1. Our goal as parents is to trust God to raise kids that treasure Him above all things. It is not to raise children who simply love me, or love themselves (as our society would lean). Our primary goal is also not to raise kids who are moral or successful. Moses hammers home his main points in Deuteronomy 6 on passing on our faith to our kids in the context of what verse? Deuteronomy 6:4-6:

“Hear, O Israel: The LORD our God, the LORD is one. You shall love the LORD your God with all your heart and with all your soul and with all your might. And these words that I command you today shall be on your heart. (Deuteronomy 6:4-6 ESV)

2. My kids will not treasure Jesus above all things if I do not. This was a huge encouragement to me as well as very convicting. I needed to hear this again. Am I really growing in my love for Jesus? Or am I falling into simple routine and habit, barely showing up in the morning to just check some boxes? Am I striving to impart this to my young children or just go through some spiritual motions with them? This is such a huge point that I need to hear over and over again. We can make parenting, as with life, so complex and get so overwhelmed but it really is that simple: treasure Jesus above all things and raise my kids to do the same. The details will come. Get that goal down first.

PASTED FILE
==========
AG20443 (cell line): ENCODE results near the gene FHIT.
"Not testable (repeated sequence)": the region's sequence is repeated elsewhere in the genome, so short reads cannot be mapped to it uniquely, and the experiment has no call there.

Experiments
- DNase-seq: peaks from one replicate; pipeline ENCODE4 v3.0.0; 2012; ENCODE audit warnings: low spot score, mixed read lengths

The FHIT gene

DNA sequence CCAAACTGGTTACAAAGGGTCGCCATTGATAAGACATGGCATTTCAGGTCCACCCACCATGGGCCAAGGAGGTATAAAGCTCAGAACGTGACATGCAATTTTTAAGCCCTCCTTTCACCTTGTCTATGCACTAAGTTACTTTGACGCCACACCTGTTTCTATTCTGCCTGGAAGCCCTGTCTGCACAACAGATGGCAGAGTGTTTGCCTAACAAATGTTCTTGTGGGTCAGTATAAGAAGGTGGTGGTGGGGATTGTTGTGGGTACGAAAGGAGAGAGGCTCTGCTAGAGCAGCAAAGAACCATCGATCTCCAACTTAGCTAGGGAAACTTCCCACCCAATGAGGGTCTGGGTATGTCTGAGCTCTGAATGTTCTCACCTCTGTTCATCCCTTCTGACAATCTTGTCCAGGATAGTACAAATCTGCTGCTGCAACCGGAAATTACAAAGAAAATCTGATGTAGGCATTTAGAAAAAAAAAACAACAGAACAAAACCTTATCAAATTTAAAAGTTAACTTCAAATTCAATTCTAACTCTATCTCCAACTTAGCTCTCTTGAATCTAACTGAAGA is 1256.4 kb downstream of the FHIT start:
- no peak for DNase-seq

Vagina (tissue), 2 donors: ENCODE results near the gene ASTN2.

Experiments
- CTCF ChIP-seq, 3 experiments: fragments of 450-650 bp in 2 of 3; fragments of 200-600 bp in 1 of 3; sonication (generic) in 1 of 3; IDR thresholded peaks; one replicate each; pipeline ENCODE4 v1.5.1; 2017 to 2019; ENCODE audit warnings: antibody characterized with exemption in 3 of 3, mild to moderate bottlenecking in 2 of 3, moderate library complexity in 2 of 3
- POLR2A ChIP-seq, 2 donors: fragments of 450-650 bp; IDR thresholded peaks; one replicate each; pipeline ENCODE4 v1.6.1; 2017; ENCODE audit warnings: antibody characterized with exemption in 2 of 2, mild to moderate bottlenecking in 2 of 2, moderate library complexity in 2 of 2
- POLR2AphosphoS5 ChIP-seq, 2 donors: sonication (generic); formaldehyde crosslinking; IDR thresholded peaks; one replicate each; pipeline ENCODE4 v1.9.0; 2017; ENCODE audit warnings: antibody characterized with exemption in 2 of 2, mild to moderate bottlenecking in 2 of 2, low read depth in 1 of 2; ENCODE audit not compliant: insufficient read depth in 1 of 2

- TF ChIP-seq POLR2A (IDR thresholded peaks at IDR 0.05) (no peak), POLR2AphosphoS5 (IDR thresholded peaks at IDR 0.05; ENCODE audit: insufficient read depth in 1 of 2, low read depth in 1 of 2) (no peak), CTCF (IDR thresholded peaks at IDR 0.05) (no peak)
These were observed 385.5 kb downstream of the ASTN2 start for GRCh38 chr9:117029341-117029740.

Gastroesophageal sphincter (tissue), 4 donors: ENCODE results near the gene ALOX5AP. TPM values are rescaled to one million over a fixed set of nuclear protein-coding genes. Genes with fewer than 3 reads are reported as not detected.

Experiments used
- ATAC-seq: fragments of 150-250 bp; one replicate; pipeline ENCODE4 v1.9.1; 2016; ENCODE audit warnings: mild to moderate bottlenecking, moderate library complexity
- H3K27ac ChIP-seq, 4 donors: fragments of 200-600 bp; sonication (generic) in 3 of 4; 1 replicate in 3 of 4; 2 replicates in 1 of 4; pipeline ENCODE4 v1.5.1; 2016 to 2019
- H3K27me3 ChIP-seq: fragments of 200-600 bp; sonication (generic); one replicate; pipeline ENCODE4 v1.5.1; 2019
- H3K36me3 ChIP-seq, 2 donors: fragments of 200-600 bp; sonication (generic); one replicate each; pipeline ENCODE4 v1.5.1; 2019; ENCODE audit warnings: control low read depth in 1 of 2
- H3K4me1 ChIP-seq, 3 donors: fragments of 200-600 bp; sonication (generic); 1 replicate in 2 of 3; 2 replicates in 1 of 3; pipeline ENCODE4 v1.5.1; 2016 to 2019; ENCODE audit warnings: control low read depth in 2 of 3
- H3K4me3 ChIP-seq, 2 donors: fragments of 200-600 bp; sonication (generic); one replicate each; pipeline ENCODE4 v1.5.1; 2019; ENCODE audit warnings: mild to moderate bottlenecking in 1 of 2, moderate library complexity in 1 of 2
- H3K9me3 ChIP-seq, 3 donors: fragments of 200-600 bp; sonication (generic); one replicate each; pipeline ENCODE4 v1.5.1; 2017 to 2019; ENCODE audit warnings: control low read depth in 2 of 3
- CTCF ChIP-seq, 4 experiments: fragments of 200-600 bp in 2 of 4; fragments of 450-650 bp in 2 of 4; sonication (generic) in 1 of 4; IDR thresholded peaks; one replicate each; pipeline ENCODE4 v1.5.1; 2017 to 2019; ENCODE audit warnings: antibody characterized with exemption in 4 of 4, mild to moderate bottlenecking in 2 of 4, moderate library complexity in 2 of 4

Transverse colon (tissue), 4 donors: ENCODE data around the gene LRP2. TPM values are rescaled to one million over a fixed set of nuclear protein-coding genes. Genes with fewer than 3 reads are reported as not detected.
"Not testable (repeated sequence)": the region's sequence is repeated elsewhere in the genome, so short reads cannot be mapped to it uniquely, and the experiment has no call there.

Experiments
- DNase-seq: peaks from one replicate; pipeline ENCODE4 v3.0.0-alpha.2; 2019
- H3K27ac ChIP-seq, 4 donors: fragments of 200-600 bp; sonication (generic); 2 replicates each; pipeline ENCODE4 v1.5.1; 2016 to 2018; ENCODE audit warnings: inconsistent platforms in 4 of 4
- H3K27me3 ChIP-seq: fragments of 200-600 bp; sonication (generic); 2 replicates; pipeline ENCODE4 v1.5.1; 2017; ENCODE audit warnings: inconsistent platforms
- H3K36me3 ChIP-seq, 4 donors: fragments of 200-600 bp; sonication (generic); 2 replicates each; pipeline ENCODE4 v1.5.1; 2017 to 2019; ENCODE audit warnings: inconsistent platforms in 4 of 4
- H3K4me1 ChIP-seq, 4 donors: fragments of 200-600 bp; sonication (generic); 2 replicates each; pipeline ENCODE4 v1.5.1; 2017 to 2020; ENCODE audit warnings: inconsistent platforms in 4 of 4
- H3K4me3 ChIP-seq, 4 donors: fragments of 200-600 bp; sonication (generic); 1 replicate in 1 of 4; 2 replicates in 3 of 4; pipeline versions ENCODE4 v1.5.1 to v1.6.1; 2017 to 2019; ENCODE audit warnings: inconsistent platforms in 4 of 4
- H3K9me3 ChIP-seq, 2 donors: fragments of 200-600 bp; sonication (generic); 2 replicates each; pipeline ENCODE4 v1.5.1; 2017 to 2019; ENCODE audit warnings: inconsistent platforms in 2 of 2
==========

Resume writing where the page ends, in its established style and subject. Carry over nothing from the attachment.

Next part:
The greatest blessing you can give your children is to treasure Jesus above all things, even above them. Is this is a reality in your home? If it’s not, you can confess your sins to Christ. You can flee to him. He is your advocate.

3. Early on in parenting your young children and in discipline, a key sub goal is helping reveal to them a need for a Savior. Yes, you want them to obey but you know they won’t be perfect. Does that mean you lower the standard of obedience? No! My little ones do not need to be exasperated but they need to be directed to Jesus out of a sense of their own sin and need for a savior. Discipline of your children is not about punishment but about correction and helping them understand the gospel: that they are sinners who have no hope apart from the death of Jesus on the Cross, that God loves and delights in them and made a way for them to know Him personally.

Not Just Another Book on Parenting

As a father, it is so easy for me to get derailed and on the path of simply raising moral kids or kids that respect me. I need to read books like this. I need refreshment in these truths. Mr. Thompson is not wordy, not condemning nor enabling, but does such an excellent job of communicating the basics of parenting in light of gospel. I appreciate the grace he communicates and yet how he does not let me off the hook in my weaknesses. I have 5 kids ages 6 and under and I felt like the truths shared here were very accessible and relevant. I highly recommend it and it may be the first book I now recommend to new parents. Shepherding Your Child’s Heart is the classic in my church along with Premeditated Parenting and Romancing Your Child’s Heart (and Teach Them Diligently which my wife and I love) but I appreciated Intentional Parenting because of Mr. Thompson’s simplicity in applying the gospel to parenting.